Combinations of character traits create different outcomes. An excessive affection for drink has ruined many men, and yet that famous toper Sir Winston Churchill was a great leader. Like mixing colours the presence of a particular trait manifests itself in strange ways.


But of the essential ingredients found in leaders two stand out:
  • A clear objective
  • A conviction that the ends justify the means
Of course, to paraphrase Lord Palmerstone, leaders have no permanent objectives only permanent interests (which generally centre around themselves). However, the conviction that the ends justify the means is strong in almost all successful leaders.

It is this conviction that enables leaders to abuse the truth far more frequently, comprehensively, effectively, malignly, and shamelessly than the rest of us admittedly fallible and flawed humans. From tobacco bosses' claims that smoking does not cause cancer, to energy company executives claiming price changes are driven by wholesale energy costs, to bankers promising to provide high investment returns, cheap loans and a prosperous retirement. And to cabinet ministers claiming to be surprised by tax avoidance, misremembering whether or not they authorised aiding and abetting kidnapping and rendition, or experiencing memory lapses whether they authorised a special adviser or best mate to duck and dive on their behalf. 


Look back at the news archives, and you will find these leaders looking the camera straight in the lens with their most earnestly open and honest expressions, only to be exposed as fibbers and liars a few months or years later. In truth, they don't care. They have salted away their rewards, and care nothing for their subsequent exposure.


They know many of us know they are lying. They don't care if we know they know we know they are lying. Their satisfaction is we never do anything about it.


Stopping lies being told is an impossible and futile task. The best we can do is spread evidence to expose them. Sometimes with a tweet and a link. Sometimes with a conversation. Always with evidence.

5 comments:

  1. Thanks for this information. It's very helpful.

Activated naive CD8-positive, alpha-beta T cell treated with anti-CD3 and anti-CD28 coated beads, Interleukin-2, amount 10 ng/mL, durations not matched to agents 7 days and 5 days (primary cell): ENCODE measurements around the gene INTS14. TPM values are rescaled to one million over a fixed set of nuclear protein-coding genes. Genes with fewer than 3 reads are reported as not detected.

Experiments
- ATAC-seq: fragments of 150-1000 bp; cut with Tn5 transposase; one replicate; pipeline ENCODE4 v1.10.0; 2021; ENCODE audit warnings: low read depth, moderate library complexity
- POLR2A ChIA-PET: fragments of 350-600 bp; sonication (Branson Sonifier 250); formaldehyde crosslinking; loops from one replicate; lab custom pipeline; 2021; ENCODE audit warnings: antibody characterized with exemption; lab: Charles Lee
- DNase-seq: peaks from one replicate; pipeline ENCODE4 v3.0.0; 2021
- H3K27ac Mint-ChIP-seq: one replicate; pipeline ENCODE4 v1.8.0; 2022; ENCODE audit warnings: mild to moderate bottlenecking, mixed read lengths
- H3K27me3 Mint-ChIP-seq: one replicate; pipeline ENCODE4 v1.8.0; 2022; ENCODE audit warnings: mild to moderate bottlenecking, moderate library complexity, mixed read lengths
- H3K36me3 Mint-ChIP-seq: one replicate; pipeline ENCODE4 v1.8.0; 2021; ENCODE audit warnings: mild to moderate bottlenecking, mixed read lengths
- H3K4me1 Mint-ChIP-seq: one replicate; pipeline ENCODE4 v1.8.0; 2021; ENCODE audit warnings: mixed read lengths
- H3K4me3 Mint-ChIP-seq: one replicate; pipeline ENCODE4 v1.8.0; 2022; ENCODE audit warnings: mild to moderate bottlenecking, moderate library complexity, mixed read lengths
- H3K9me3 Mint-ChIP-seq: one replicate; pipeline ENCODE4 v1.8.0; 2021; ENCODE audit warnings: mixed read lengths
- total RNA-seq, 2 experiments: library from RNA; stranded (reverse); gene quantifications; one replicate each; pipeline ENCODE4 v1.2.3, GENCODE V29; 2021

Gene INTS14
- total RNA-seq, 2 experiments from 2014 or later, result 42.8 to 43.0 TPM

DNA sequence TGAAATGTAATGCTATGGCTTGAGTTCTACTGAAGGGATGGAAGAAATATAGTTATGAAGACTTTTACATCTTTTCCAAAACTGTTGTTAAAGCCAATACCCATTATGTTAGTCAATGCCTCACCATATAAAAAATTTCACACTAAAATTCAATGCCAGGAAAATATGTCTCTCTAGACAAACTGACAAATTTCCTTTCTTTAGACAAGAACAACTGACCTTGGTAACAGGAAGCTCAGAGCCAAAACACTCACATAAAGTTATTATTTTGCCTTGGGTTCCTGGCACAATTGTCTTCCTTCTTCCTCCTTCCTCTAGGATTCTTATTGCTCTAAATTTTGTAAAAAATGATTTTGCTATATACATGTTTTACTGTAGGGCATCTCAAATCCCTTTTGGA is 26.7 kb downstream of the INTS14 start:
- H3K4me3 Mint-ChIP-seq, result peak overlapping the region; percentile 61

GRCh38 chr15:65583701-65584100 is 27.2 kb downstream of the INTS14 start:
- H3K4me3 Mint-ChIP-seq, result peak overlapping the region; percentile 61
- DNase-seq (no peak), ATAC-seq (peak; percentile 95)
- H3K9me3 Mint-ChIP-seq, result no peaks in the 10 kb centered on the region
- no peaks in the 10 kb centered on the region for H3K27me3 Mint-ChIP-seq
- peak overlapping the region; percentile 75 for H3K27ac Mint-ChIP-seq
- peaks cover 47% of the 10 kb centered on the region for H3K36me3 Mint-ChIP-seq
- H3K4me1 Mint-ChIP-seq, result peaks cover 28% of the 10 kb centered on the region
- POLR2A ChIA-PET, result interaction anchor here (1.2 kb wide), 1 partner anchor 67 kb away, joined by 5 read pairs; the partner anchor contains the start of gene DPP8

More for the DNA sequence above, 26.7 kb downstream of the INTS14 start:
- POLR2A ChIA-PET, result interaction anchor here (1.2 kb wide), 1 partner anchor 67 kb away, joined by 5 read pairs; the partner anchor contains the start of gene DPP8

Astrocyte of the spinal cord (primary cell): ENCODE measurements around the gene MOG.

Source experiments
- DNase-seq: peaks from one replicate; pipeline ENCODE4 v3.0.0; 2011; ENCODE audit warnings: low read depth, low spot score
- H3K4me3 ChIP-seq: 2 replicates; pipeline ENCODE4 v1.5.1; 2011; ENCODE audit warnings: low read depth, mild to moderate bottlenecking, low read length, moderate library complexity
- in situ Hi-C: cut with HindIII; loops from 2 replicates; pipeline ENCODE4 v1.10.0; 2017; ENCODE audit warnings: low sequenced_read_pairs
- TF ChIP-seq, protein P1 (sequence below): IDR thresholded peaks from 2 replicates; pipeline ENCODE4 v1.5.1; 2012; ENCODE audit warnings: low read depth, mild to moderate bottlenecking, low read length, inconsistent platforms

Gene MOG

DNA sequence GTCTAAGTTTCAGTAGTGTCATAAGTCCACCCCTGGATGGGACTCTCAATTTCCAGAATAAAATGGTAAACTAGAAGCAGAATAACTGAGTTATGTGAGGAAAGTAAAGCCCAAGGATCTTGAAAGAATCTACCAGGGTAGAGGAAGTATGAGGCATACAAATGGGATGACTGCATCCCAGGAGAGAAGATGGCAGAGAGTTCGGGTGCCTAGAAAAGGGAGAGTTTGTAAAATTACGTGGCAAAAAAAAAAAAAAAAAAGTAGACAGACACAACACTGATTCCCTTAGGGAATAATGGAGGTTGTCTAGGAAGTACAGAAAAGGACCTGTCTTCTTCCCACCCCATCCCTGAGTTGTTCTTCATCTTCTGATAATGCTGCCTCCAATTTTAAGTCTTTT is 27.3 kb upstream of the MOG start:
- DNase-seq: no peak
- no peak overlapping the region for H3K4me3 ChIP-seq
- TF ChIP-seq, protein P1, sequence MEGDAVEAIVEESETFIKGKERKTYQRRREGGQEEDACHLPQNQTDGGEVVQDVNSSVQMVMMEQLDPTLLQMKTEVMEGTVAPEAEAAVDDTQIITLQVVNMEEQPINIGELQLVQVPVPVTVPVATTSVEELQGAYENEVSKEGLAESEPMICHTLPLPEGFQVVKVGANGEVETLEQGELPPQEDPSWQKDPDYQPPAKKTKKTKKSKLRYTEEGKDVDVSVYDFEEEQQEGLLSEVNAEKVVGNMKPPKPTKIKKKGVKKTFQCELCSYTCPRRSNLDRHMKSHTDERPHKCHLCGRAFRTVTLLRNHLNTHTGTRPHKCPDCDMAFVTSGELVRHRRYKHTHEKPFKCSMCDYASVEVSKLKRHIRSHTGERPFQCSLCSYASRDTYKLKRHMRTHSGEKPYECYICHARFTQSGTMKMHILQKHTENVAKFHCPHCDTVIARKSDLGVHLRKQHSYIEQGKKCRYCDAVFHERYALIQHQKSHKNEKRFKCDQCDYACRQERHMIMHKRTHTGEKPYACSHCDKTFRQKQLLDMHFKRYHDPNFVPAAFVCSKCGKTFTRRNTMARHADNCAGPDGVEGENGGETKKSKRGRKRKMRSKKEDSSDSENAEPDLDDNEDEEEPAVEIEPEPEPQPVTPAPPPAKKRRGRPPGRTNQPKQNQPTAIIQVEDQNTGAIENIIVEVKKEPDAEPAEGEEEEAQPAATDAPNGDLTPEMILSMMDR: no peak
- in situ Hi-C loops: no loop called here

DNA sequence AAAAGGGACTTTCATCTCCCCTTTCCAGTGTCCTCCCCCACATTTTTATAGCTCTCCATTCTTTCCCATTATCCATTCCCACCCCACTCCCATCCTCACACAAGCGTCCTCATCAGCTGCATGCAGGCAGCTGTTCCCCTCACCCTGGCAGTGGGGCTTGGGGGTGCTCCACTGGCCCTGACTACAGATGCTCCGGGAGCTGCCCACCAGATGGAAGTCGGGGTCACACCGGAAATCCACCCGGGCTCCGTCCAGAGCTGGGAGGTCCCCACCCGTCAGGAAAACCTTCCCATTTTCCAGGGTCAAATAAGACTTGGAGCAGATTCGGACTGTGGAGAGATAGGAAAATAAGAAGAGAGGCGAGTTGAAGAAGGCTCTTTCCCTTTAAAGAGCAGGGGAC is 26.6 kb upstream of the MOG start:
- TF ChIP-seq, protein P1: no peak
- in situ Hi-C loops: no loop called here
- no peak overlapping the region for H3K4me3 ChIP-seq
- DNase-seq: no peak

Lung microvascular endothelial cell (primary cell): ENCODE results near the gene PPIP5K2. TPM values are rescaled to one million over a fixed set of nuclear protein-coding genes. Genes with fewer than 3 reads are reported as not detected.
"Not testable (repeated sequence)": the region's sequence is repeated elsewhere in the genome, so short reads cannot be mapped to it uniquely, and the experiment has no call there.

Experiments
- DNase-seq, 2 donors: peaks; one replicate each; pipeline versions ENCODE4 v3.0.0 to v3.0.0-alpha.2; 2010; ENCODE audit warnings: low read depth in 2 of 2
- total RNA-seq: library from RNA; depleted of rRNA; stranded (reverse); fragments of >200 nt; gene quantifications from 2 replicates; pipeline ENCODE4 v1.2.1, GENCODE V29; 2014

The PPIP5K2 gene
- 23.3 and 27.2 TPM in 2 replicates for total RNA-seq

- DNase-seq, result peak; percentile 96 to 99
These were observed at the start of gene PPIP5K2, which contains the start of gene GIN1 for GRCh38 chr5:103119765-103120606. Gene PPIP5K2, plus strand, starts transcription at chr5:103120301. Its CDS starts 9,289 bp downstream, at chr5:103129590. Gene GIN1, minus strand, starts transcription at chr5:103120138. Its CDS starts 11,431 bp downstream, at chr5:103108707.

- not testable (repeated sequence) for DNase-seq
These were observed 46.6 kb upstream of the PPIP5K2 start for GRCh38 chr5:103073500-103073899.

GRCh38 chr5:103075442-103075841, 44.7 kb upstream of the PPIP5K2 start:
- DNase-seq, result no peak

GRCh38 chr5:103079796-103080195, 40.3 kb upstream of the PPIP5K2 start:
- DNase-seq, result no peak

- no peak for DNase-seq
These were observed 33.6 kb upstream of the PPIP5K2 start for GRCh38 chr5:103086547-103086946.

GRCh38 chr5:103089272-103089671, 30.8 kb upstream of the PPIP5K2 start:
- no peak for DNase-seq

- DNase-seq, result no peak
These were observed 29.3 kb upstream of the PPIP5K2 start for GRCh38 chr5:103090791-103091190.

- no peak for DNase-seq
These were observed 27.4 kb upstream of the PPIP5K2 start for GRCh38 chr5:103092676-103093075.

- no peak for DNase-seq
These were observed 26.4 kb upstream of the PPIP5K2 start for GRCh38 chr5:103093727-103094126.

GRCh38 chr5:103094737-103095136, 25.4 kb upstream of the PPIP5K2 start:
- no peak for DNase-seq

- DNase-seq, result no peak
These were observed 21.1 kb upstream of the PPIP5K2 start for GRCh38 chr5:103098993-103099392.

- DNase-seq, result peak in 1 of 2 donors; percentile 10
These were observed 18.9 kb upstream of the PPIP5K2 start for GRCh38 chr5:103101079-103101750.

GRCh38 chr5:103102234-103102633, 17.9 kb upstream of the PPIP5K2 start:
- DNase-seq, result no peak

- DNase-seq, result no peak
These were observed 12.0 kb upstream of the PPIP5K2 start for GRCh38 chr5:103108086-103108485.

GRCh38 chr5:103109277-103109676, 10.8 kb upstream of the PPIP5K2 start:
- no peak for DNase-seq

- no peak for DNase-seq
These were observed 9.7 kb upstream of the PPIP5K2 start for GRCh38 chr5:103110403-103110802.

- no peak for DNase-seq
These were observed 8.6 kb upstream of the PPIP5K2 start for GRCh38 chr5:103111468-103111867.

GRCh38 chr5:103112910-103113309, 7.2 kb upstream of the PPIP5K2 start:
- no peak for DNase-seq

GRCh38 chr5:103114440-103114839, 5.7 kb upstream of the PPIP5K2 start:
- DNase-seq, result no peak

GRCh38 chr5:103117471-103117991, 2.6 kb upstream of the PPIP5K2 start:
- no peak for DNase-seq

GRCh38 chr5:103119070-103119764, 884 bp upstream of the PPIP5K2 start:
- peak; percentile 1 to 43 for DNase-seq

ReplyDelete
  2. For me, cutting taxes does not necessarily mean a financial freedom among the entire nation. It still depends on the status of the economy of the government. I hope that the government will stop boasting to its people the benefits of cutting taxes, when in fact, it does not do good at all. They should also consider lowering the cost of other products. In this way, the chance of having a financial freedom can be attained. Form 2290

    ReplyDelete
  3. It's only logical to think that the rich should have a higher tax because they earn more than 90% of any country's population. My only question is that what are the reasons why the rich deserve tax cuts(sometimes excessive!!??) from the government? Some accountants in adelaide friends of mine often have higher tax obligations than their salary. And they often end up answering the questions themselves.

    ReplyDelete
  4. You won't comprehend the lump you feel in your throat as soon as your manager informs you of the government is garnishing your take-home pay. I wasn't able to believe it. My cash was being stripped away from me and given to the federal government, and I also could hardly complain because I had adequate opportunity to reply to the correspondence the Internal Revenue Service directed to me and didn't. Do not make the misstep I did, get your tax debt solved as quickly as possible. http://www.tax-defense-network-collection-action.com/collection-action/tax-defense-network-wage-garnishment/

    ReplyDelete
  5. This is what infuriates me...the cuts in welfare, the restraint on wages and yet the 'elite' continue to increase their already bloated wealth. The increasing divide between haves and have nots will continue to lead to calls for self governance . One day, not too far away, the camels back will be broken..and then nothing on earth will stop what then follows...'they' "won't even have time to get into their jets and fly off to their islands.." .(unquote)